In March 2008, in order to obtain additional evidence, the government sought a warrant to record Rajaratnam’s cellphone. The recordings, and the evidence gained from them, helped convict Rajaratnam and led to numerous guilty pleas from money managers, traders, consultants, lawyers, and others associated with the insider trading charges in his case.

Most insider trading cases are uncovered by sophisticated computer systems that are employed by the stock exchanges and by Self-Regulatory Organizations tasked with monitoring trading. The computer systems constantly monitor volume and price movements of all publicly traded stocks, and generate alerts if an anomaly is detected – Finding the act or the ‘what’ of market manipulation. As noted above, evidence proving insider trading is obtained through communication, which explains the ‘why’ of manipulative acts. Recent regulations embrace this principle of examining the ‘what’ and the ‘why.’ Despite this seemingly impossible task, that is exactly what modern regulations demand.

What was once reasonable is now inadequate

Until recently, most regulators simply required a process in place to review a sample of the total estate, supplemented by continuous training to illustrate what regulated users can and cannot do in terms of electronic communications, including social media. Rather than review 100% of emails and social communications, firms typically develop a lexicon and use technology to be notified when certain “keywords” are used across various communications. These keywords could include prohibited words (such as profanity), stock symbols, products, competitors’ names, or really any word to alert firms to potential problems. Even at that standard, firms struggle with sheer volume of communications to review. Depending on how parameters are defined, results requiring further review can be in the hundreds of thousands.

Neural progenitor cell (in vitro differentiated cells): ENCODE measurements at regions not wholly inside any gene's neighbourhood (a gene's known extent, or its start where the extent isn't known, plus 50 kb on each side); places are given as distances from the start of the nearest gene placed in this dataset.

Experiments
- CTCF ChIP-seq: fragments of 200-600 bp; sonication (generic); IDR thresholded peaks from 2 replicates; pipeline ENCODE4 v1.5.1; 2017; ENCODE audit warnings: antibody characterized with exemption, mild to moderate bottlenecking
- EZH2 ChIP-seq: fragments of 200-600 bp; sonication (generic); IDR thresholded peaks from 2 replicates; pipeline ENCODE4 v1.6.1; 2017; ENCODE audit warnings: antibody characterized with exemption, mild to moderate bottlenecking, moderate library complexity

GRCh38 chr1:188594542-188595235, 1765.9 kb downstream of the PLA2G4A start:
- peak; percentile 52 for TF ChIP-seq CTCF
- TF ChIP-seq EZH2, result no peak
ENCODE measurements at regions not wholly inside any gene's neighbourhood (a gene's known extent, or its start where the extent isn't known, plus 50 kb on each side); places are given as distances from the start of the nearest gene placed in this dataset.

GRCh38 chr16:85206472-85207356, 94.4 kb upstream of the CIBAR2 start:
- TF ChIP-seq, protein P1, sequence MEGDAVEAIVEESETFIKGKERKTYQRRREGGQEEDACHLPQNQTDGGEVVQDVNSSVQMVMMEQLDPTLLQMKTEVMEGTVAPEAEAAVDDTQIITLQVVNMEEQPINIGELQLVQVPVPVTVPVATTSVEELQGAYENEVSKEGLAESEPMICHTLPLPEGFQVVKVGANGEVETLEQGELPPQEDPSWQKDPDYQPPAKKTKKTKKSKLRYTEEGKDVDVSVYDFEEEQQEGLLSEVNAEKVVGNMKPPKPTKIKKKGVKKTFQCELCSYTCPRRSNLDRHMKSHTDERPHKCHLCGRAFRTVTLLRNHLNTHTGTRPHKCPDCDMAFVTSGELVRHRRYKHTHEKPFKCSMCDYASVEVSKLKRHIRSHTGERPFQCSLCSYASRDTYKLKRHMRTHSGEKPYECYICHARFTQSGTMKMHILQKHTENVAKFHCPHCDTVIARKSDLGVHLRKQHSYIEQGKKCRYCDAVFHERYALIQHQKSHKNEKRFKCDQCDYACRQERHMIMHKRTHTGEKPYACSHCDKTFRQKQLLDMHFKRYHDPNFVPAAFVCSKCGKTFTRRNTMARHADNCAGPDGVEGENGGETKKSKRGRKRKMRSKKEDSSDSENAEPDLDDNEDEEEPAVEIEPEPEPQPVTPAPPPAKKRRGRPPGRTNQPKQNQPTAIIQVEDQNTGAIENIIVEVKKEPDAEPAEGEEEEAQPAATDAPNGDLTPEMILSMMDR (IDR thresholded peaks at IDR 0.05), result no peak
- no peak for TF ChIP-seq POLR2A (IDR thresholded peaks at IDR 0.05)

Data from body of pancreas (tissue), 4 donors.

A random sampling model, as defined above, offers limited opportunity to detect and therefore deter potentially problematic transactions. Continuous reliance on traditional manual processes will only perpetuate the compliance burden for institutions of scale and increase the risk of regulatory punishment.

The industry requires a cultural shift in the perception of what surveillance is. In the post MAR/MiFID II reality, the burden of creating a complete and holistic surveillance process is placed upon the bank or firm, making the likelihood for successful regulatory investigations all the greater. Suspicious trades, calls or chats, social media postings, or client emails must be identified, complied, and reviewed to determine if firm employees are engaging in manipulative or prohibited acts. Failure to do so will not only result in greater regulatory scrutiny, but may expose the firm to charges of failure to supervise. Regulations today ensure that manual surveillance based on random sampling is fundamentally unacceptable, and this trend is spreading across the globe. Firms who resist the evolution do so at their own peril, and risk losing competitive advantage to firms that embrace the new normal of financial regulation.


David T. Ackerman, Regulatory Compliance Expert, NICE

David holds a law degree and offers a wealth of compliance experience from his years as Chief Compliance Officer at Sound Income Strategies. In this capacity, he consulted with major banks to help them improve their compliance processes, and even simulated SEC mock audits with customers. David is a published author and a recognized financial services compliance expert, having been featured on national radio talk shows, including Bloomberg radio. He has also participated in and chaired panel presentations at the ABA Business Law Annual Conference, as well as serving on the New York State Bar Association’s delegation to the United Nations Commission on International Trade Law (UNCITRAL).